Among the mandatory factors that have to be addressed in an EA are the environmental effects of the projects, including the effects a malfunction or accidents could have, and any measures that could mitigate any significant environmental effects.
The Record of Proceedings noted, "OPG reported that it considered that the potential environmental effects of the project could be established with a high degree of certainty since the environmental impacts of operating Pickering 'B' have been well established."
Commission members agreed with a CNSC staff recommendation that the purpose of the project be considered.
Mr. Earl says the company has "been working on the business case for some time. The project will be viewed in as many ways as possible. Does this opportunity, this project, make good sense?"
OPG is aiming for early 2008 to have the business case completed. "It's not time driven. It will be the best business case we can put forward," Mr. Earl noted.
Bruce A refurbishment good value for public; Says Auditor General of $4.25 billion refurbishment
The Ontario Auditor General confirmed last week that the Bruce A $4.25 billion refurbishment is worth the risk to ratepayers.
Energy Minister Dwight Duncan released his report last week, outlining how the review of the 2005 transfer in operating costs and overrun risks from the ratepayer, revealed the deal was a good value for the public.
review confirms this conclusion,"
The report found the province had considered and addressed the risks and issues and had all the information and expertise needed to negotiate the massive deal.
"It was such a big deal, people want to ensure transparency," said Bruce Power President and CEO Duncan Hawthorne. "It's one of the largest power deals to date. So it's just good governance to do these types of things."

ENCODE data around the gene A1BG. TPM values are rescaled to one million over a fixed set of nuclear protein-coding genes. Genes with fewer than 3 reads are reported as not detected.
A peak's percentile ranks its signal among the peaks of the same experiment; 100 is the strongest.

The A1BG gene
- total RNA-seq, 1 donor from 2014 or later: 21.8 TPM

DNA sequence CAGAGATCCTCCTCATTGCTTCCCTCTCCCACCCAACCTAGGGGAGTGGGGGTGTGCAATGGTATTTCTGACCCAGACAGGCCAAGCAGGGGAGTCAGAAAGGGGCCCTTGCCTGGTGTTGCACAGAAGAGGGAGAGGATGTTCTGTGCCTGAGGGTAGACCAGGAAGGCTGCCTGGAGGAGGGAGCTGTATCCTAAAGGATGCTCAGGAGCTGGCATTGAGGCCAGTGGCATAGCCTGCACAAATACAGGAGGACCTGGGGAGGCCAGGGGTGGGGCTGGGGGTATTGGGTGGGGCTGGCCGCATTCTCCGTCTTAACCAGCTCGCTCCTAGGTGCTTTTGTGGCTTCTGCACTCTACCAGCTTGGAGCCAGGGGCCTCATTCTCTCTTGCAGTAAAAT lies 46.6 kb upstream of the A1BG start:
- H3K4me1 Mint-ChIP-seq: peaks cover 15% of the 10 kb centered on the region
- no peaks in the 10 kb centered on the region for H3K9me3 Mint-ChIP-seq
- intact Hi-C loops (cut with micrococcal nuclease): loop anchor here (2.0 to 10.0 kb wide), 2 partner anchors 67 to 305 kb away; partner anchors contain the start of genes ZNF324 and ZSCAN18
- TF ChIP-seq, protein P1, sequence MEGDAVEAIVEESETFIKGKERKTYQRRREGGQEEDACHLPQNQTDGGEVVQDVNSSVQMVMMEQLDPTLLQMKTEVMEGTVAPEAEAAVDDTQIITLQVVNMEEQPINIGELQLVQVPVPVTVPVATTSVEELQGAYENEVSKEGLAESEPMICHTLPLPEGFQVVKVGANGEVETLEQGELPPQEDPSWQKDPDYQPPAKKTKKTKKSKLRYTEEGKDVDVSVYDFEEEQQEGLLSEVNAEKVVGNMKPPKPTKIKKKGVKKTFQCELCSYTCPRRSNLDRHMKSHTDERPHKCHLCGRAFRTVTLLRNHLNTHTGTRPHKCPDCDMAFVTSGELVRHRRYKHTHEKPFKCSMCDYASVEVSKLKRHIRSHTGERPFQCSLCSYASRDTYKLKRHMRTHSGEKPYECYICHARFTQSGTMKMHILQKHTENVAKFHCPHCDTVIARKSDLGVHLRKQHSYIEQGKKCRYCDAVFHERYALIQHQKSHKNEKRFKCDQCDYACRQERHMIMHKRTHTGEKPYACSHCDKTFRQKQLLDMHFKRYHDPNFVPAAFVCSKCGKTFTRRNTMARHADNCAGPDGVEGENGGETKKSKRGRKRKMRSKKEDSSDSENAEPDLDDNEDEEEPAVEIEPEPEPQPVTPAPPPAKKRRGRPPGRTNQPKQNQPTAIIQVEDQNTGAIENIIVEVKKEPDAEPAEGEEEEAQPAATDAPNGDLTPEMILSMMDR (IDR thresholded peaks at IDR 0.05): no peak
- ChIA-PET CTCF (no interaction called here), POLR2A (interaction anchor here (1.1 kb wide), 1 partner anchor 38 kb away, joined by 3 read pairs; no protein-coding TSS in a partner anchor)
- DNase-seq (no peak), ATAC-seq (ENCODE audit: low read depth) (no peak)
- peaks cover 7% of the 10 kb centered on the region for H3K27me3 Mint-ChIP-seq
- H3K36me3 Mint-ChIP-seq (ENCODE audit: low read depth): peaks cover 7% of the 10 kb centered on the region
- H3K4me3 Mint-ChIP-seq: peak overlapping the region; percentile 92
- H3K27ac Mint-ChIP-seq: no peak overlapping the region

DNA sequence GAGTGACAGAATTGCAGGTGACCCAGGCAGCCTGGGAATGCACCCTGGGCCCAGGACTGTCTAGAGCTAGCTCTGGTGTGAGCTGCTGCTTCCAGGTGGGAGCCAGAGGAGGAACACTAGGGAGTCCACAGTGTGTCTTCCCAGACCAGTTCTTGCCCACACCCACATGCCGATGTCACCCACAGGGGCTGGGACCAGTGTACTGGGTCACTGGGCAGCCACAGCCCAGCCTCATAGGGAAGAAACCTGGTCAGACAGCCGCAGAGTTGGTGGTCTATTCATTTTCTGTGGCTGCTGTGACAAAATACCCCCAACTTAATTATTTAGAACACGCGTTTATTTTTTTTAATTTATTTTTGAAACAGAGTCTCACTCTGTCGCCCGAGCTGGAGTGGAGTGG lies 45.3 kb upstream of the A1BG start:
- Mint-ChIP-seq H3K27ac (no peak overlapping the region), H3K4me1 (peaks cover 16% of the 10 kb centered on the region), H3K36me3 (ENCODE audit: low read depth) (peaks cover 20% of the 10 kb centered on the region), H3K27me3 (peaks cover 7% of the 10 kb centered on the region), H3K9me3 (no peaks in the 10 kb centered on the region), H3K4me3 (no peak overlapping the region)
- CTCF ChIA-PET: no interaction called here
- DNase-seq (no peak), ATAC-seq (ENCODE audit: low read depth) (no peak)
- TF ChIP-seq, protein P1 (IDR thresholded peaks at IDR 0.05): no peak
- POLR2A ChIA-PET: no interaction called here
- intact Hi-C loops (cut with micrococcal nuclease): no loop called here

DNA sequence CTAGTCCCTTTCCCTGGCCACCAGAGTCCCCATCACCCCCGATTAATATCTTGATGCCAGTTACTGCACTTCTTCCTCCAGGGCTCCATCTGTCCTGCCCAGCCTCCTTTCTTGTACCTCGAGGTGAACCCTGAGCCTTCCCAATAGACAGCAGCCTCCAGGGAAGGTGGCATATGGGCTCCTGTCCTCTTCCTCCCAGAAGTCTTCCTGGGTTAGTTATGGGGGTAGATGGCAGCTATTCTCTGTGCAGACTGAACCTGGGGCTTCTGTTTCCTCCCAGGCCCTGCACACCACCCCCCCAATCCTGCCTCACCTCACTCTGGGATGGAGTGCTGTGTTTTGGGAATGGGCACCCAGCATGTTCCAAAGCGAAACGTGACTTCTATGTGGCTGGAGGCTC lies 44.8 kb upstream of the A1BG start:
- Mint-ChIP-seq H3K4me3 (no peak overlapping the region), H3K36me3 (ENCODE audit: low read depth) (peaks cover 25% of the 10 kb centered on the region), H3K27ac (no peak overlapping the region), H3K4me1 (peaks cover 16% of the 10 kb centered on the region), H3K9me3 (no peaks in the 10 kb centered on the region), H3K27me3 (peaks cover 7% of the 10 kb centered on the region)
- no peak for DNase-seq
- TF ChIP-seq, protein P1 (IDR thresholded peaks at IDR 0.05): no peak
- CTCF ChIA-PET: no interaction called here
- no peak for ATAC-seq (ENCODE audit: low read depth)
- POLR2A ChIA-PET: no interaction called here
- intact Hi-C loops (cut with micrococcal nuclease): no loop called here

The terms of the
agreement were subject to review by financial, legal and technical advisors and
approved by the
The report also noted that external financial advisors found Bruce Power's rate of return on its investment was acceptable (6.1 cents per kilowatt hour from the agreed 6.3 cents due to lower fuel costs), along with the negotiations needed to get to that point.
"It vindicates the process," he said.
As part of the agreement, Bruce Power is investing $4.25 billion to restart Bruce A Units 1 and 2, refurbish Unit 3 and replace steam generators in Unit 4.
Copies of the report are available at energy.gov.on.ca
Development Pty Ltd., fully owned by Mitsubishi, and
invest about 11 million Canadian dollars (9.6 million
"Global uranium demand is expected to grow strongly with the increase in the number of global nuclear reactors, which are considered environmentally friendly," the company said in a statement.
"The project aims for a stable supply of uranium product for nuclear power generators and thus contributes to the prevention of further global warming."
Bruce Power gets national exposure with Blue Jays agreement
Bruce Power has made
a deal with one of
On April 5, Bruce Power announced a new multi-year partnership with the Toronto Blue Jays that will see the company receive national rights to all Blue Jays and Rogers Centre marks and exposure in Blue Jays broadcasts with high profile signage at the stadium.
"We're well known in this area, but not elsewhere," said Bruce Power President and CEO, Duncan Hawthorne. "It's a great chance for marketing exposure."
Bruce Power has also agreed to the supply of electrical power at the Rogers Centre, earning the rights to use the 'Rogers Centre, powered by Bruce Power' designation.
As an added bonus to the agreement, Blue Jays fans at the Rogers Centre and throughout the province will see new stadium promotions this season as well as the 'Jays on the Road Presented by Bruce Power'
program, an interactive baseball
tour which will visit communities in
"Bruce Power is
proud to be partnering with one of
"The opportunity to
provide excitement and added value to Blue Jays fans right across
"The Blue Jays are
proud to welcome industry leader Bruce Power to our family of Corporate
Partners," Paul Godfrey, president and CEO of the Blue Jays, said in a press
release. "The Blue Jays are truly
The Jays on the Road Presented by Bruce Power event will consist of a batting area and a speed pitch area for kids.
"We believe it will happen right through the heart of the summer in the June, July and August months," said Steve Cannon, manager of investor and media relations. "We hope to confirm to have them come to the Bruce Power beach party in Port Elgin."
The party is scheduled for July 21